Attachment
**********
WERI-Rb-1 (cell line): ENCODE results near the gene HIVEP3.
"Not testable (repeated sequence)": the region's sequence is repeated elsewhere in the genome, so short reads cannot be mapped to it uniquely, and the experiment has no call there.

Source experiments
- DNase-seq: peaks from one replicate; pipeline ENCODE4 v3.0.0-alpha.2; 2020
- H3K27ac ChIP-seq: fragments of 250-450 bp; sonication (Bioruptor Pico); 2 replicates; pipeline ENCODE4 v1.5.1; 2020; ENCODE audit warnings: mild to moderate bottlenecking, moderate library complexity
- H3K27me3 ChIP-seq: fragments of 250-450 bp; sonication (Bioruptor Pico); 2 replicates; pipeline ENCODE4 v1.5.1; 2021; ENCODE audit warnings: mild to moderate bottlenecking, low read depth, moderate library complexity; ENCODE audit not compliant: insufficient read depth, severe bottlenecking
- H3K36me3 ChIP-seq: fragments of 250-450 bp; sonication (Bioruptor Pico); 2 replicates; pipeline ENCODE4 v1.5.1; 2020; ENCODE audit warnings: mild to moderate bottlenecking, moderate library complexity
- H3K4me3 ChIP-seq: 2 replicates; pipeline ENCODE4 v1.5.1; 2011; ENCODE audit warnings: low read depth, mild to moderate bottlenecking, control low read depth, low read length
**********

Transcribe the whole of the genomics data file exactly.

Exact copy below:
WERI-Rb-1 (cell line): ENCODE results near the gene HIVEP3.
"Not testable (repeated sequence)": the region's sequence is repeated elsewhere in the genome, so short reads cannot be mapped to it uniquely, and the experiment has no call there.

Source experiments
- DNase-seq: peaks from one replicate; pipeline ENCODE4 v3.0.0-alpha.2; 2020
- H3K27ac ChIP-seq: fragments of 250-450 bp; sonication (Bioruptor Pico); 2 replicates; pipeline ENCODE4 v1.5.1; 2020; ENCODE audit warnings: mild to moderate bottlenecking, moderate library complexity
- H3K27me3 ChIP-seq: fragments of 250-450 bp; sonication (Bioruptor Pico); 2 replicates; pipeline ENCODE4 v1.5.1; 2021; ENCODE audit warnings: mild to moderate bottlenecking, low read depth, moderate library complexity; ENCODE audit not compliant: insufficient read depth, severe bottlenecking
- H3K36me3 ChIP-seq: fragments of 250-450 bp; sonication (Bioruptor Pico); 2 replicates; pipeline ENCODE4 v1.5.1; 2020; ENCODE audit warnings: mild to moderate bottlenecking, moderate library complexity
- H3K4me3 ChIP-seq: 2 replicates; pipeline ENCODE4 v1.5.1; 2011; ENCODE audit warnings: low read depth, mild to moderate bottlenecking, control low read depth, low read length